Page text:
What to do
Split clumps of snowdrops and aconites as they finish flowering and replant the bulbs with bonemeal to encourage them.
If you have not already tackled your roses, do it immediately. Start by cutting out dead wood, then all spindly stems and suckers. That will be enough for old-fashioned roses. Hybrid teas need sterner treatment: follow each stem up from the bottom until you come to a likely looking outward-facing bud and cut the stem off above the bud. That is the tidy way. The quick way is to shear over the top of HT roses with a hedge clipper.
Tired box hedges can be boosted with general fertiliser, such as Growmore or Vitax Q4. Use roughly 50g for every yard of hedge. If box hedges have got hideously leggy, try cutting them back hard, leaving no more than 10-12cms of stem. Feed when they show signs of resprouting. They may not. Box is not so forgiving as yew.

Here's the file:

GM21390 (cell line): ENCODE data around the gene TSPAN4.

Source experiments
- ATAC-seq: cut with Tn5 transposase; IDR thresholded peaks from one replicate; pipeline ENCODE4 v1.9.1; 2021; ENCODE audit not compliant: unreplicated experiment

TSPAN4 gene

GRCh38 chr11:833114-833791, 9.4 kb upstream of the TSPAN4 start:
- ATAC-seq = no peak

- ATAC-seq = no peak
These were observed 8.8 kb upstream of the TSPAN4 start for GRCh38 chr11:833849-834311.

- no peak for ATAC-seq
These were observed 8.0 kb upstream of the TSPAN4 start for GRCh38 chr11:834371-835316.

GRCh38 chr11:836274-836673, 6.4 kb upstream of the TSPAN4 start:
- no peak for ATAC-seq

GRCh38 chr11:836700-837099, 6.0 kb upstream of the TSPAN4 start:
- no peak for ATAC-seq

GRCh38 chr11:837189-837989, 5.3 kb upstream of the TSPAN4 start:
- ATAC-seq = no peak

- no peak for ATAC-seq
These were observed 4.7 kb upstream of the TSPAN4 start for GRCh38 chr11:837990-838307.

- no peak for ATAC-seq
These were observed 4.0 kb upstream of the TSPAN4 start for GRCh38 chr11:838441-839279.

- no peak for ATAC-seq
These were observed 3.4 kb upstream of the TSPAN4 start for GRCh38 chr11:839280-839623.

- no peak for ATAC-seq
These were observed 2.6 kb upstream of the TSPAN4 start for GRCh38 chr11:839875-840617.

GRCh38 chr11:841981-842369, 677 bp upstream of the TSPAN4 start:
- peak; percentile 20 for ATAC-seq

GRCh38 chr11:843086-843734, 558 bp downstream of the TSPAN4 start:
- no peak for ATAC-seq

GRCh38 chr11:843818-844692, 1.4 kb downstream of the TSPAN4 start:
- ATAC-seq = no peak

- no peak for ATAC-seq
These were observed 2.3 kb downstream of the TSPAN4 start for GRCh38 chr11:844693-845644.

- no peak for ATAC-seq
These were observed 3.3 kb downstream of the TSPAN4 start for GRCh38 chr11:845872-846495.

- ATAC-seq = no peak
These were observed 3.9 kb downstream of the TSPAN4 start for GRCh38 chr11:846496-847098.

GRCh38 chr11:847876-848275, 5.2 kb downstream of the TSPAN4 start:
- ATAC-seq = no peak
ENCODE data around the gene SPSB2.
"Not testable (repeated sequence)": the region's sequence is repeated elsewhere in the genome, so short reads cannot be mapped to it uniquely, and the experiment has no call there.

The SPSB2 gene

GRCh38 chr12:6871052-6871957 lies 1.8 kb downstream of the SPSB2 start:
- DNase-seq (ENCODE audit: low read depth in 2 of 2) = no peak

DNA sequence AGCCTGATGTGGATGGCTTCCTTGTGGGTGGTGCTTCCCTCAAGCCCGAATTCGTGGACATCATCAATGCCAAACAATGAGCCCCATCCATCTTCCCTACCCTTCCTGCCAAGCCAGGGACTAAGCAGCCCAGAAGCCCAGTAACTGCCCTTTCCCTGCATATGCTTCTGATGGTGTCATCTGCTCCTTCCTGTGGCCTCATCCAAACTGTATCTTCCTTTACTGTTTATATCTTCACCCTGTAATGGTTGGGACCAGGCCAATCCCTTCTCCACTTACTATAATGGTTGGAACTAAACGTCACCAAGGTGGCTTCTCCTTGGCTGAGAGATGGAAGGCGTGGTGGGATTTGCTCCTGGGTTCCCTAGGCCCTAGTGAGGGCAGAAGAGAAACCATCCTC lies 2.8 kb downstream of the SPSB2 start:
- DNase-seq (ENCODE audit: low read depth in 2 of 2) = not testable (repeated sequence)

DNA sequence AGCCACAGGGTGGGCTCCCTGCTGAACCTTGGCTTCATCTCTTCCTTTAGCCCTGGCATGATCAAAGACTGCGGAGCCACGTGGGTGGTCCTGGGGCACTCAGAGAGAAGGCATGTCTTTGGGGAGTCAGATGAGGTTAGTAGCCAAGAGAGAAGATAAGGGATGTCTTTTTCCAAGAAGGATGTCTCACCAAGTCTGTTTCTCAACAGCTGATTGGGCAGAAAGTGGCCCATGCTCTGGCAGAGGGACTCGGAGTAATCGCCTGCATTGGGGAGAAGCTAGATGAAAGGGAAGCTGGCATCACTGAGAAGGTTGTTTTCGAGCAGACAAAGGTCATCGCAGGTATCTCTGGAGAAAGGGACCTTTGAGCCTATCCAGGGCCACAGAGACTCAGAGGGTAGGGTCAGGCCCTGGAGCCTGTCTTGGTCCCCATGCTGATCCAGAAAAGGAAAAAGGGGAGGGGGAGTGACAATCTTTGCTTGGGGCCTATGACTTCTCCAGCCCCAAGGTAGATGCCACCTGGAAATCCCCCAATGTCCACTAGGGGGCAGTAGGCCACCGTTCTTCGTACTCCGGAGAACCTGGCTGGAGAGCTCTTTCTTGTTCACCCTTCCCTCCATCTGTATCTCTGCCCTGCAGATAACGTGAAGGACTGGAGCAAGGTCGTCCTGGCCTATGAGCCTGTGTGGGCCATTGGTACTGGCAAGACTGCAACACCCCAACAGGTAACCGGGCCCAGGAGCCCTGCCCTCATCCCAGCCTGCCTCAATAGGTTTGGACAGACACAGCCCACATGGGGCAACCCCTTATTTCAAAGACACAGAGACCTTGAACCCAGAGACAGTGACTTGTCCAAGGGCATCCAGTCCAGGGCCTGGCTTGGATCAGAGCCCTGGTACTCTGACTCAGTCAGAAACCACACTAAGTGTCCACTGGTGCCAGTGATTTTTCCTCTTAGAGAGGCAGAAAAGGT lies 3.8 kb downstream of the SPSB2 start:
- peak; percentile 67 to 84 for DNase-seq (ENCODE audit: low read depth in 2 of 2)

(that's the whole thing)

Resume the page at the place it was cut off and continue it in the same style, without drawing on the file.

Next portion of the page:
Cut to the ground shrubs such as rubus grown for their coloured winter stems. If you have not already done so, shear off the old foliage of periwinkle to make way for the new shoots now springing up through the dross.
A reader writes
Cyclamen coum are flowering rather better in the garden centre than in our garden. I mentioned in an earlier column how the tubers had gone horribly mushy and Ian Shaw of Bishop's Lydeard in Somerset writes that "it sounds likely to be a bacterial soft rot. Systemic fungicides are therefore ineffective in its control. Some growers have been using a copper fungicide watered on to dormant tubers since this confers a disinfection, albeit only a contact action." Oh dear! It's a bit late for that. Dare I plant more?Reuse content